Opera singer Kate Tombaugh is gearing up for the performance of a lifetime. This Sunday, she sings at the famous Carnegie Hall in New York City. The Illinois Wesleyan University alum is fulfilling her dream through a powerful voice.
It’s a quiet afternoon at the Tombaugh family’s farm house in rural Streator, Illinois. Youngest daughter Kate, now 27, is making a short visit before heading to Boston to collaborate with a composer, then off to New York City to take to the big stage. But for Tombaugh, this living room is where it all began. As a kid, she spent her time developing a vocal talent that took her from the comfort of her home to the town’s local stages.
“My dad says I never met a mic I didn’t like. I’ve been singing and performing since two or three. My first show, I think was four,” she says.
It was a duet with her brother at a church potluck.
“They had to put me on a stool to meet him at the mic and that’s the thing, I just always did it,” she says. “I didn’t know that it was something that I should be afraid of, to stand up in front of a bunch of people and sing.”
She says it just felt natural. When she got to Illinois Wesleyan, she majored in Vocal Performance. And after graduating in 2007, she dove into opera.
“I kind of feel really empowered, in today’s day in age, of all of the fixing and the splicing and all this stuff that…I’m working everyday on a craft that is completely as it seems,” she says. “You know, there is no hiding behind anything.”
Tombaugh says she’s drawn to opera because she enjoys a good challenge…like learning lyrics in a different language weeks before a recital. Everything from German, French and Italian, to dialects of Chinese.
“To say that I have sung in over 13 or 14 languages now is just crazy,” she says.
“Kate’s just always been a model student,” says Robert Mangialardi, the Director of the Opera Theatre Program at Illinois Wesleyan and Tombaugh’s voice teacher for seven years.
“It’s her soul, it’s her commitment to the text and her shear musicality,” he says. “You know, her voice sounds beautiful and can do all the things technically that is required of her.”
And all the hard work is paying off. Last month, her submission to the distinguished Barry Alexander International Vocal Competition had been reviewed. Out of 400 applicants from 38 different countries, Tombaugh won first prize: a solo performance at Carnegie Hall.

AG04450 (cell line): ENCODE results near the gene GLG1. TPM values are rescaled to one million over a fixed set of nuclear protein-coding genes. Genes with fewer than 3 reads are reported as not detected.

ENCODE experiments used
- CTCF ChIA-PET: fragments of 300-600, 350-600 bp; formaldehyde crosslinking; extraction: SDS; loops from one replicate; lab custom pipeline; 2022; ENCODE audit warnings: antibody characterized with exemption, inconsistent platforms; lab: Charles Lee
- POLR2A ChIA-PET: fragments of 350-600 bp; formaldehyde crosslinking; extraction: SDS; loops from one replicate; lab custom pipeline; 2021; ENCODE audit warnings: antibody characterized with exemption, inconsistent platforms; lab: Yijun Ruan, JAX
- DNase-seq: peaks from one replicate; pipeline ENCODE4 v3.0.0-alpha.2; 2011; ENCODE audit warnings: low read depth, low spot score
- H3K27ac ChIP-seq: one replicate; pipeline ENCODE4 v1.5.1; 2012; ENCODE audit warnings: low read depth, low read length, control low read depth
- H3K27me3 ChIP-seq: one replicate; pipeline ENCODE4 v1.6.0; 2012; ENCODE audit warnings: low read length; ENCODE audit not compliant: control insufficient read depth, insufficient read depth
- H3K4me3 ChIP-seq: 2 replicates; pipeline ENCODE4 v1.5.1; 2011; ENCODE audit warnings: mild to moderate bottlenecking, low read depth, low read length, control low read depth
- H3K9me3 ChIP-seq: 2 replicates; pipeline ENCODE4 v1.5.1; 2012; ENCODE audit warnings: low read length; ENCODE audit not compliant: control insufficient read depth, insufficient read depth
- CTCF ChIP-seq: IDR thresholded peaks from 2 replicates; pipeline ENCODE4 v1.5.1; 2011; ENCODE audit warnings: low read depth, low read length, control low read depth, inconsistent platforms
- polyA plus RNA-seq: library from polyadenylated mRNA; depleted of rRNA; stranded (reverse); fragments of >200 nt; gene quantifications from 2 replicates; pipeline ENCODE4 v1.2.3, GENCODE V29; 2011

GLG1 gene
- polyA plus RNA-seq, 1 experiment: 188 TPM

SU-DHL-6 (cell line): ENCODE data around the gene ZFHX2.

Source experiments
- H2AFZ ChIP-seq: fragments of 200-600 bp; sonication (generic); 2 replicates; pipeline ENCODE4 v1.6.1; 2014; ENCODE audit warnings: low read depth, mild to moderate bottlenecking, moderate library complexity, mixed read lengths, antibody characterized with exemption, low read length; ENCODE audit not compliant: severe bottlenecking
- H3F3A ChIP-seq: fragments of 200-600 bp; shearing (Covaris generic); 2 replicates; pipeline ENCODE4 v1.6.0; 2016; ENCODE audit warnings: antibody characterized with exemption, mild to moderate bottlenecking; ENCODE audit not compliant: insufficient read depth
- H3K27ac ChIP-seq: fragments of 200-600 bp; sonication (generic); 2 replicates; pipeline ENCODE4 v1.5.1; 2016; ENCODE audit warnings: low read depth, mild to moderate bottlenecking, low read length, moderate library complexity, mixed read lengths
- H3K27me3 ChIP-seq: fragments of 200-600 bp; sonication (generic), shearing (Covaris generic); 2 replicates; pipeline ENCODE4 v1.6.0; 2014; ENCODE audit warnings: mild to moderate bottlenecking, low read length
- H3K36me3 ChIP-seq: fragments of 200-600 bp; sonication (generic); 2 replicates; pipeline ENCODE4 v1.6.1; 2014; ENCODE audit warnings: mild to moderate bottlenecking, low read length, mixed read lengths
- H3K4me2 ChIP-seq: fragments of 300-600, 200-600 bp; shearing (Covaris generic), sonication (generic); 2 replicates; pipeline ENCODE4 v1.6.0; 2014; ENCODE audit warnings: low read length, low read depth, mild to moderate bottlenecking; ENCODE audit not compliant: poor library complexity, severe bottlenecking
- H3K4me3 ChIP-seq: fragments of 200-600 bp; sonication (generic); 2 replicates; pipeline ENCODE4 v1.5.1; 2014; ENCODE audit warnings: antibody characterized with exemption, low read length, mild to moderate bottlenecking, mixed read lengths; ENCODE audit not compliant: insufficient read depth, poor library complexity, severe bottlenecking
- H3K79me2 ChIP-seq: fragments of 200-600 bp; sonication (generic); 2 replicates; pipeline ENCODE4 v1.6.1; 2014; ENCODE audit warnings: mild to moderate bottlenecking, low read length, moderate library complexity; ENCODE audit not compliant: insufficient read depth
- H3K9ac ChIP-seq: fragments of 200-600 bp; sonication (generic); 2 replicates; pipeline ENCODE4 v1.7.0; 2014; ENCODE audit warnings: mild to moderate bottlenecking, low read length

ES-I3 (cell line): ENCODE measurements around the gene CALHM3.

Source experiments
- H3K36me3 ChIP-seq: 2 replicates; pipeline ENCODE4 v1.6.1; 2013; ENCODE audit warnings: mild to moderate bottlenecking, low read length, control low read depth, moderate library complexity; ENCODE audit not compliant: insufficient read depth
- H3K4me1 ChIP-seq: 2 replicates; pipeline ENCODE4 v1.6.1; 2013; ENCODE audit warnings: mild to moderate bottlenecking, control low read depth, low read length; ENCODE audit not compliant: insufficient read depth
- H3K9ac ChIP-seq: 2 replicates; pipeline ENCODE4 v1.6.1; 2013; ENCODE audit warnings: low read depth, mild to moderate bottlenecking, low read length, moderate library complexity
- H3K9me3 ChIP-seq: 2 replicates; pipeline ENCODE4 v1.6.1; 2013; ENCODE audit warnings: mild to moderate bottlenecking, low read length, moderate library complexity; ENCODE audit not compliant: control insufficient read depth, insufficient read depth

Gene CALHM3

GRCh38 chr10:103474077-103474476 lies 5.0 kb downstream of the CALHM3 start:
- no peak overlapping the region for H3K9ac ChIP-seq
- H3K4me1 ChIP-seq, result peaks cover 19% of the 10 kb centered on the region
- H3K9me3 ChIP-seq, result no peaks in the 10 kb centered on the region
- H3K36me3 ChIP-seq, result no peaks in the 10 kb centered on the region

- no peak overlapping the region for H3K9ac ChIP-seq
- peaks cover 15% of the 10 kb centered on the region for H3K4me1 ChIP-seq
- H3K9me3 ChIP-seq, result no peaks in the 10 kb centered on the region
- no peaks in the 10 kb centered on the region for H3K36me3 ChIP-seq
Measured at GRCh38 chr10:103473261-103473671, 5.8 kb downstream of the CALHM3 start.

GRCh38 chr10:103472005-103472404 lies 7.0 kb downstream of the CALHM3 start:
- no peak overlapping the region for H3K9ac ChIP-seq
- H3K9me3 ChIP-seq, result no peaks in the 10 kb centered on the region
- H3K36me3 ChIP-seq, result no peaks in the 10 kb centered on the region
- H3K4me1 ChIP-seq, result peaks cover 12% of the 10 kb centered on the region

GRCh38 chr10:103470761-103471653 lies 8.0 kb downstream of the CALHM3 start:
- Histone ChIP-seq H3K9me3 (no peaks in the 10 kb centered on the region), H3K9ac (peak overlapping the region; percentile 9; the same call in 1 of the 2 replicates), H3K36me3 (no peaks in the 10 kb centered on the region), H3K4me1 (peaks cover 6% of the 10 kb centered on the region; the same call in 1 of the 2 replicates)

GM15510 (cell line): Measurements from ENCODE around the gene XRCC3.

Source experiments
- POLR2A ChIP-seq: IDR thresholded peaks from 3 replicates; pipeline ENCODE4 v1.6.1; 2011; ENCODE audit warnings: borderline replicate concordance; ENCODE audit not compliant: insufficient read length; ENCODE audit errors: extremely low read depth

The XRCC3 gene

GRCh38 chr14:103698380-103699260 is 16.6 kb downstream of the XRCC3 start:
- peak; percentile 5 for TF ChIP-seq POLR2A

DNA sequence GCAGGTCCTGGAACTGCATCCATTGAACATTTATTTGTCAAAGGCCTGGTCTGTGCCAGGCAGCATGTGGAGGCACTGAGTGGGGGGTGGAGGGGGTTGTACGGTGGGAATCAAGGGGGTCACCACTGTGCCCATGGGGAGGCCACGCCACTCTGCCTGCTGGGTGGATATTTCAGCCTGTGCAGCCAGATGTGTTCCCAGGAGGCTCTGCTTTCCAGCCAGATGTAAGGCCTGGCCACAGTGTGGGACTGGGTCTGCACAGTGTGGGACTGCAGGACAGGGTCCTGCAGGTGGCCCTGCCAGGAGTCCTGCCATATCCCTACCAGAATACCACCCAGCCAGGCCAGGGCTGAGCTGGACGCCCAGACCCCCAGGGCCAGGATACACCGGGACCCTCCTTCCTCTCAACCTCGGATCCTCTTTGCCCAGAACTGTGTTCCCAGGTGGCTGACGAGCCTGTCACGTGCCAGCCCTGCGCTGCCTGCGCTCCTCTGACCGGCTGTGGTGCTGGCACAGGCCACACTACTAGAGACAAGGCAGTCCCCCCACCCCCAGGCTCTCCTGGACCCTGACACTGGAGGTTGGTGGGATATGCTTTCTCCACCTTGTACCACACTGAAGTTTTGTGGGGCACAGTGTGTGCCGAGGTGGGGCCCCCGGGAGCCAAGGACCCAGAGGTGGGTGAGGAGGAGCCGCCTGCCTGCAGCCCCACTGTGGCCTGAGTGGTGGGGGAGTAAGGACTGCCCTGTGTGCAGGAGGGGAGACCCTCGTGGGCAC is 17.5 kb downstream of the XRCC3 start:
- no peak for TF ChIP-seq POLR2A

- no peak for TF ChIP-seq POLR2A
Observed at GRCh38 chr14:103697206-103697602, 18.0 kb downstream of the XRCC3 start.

“I was at home, here in Streator, and I squealed in my bedroom and my mom came running, and she said, ‘What happened? What happened?’ And I said, oh my gosh, I think I’m singing at Carnegie Hall! Because, it’s one of those places that everyone knows about…Carnegie Hall. This was just a wonderful surprise.”
Mangialardi says this will be a big moment for her.
“I mean, it’s a lot of pressure, you know? But she’s at that level that she can do that,” he says.
Kate’s mom, Cathy, says she couldn’t be more proud of her daughter.
“Every time something goes successfully, they’re at the top of their game and all that they’ve worked for is coming to fruition, there’s nothing that describes that,” she says.
Just days before her big show, Tombaugh thinks back to earlier performances that got her to where she is now. Like singing on a sidewalk for money while visiting Austria.
“Singing on the main square with my friend who is a violinist and another friend who is a cellist,” she says. “We were doing that and making a few coins for our dinner that night.”
Tombaugh says she met a weary traveler passing through the city, who made a special request.
“She asked me to sing Amazing Grace to her. And in the middle of this crazy, busy market place, my friends didn’t even know what was going on, they were just counting up coins and putting their instruments away. I held hands with this woman and sang Amazing Grace to her as we both just sobbed,” she says. “It’s those kinds of moments that you realize, music does, it just taps this part of us.”
She says that feeling is what she enjoys most while on stage.
“There’s that sharing that I just love. And that’s why I think I keep doing it,” she says.
For Kate Tombaugh, she’s found her path through singing. From her living room in Streator all the way to Carnegie Hall: one of the most prestigious venues in the world.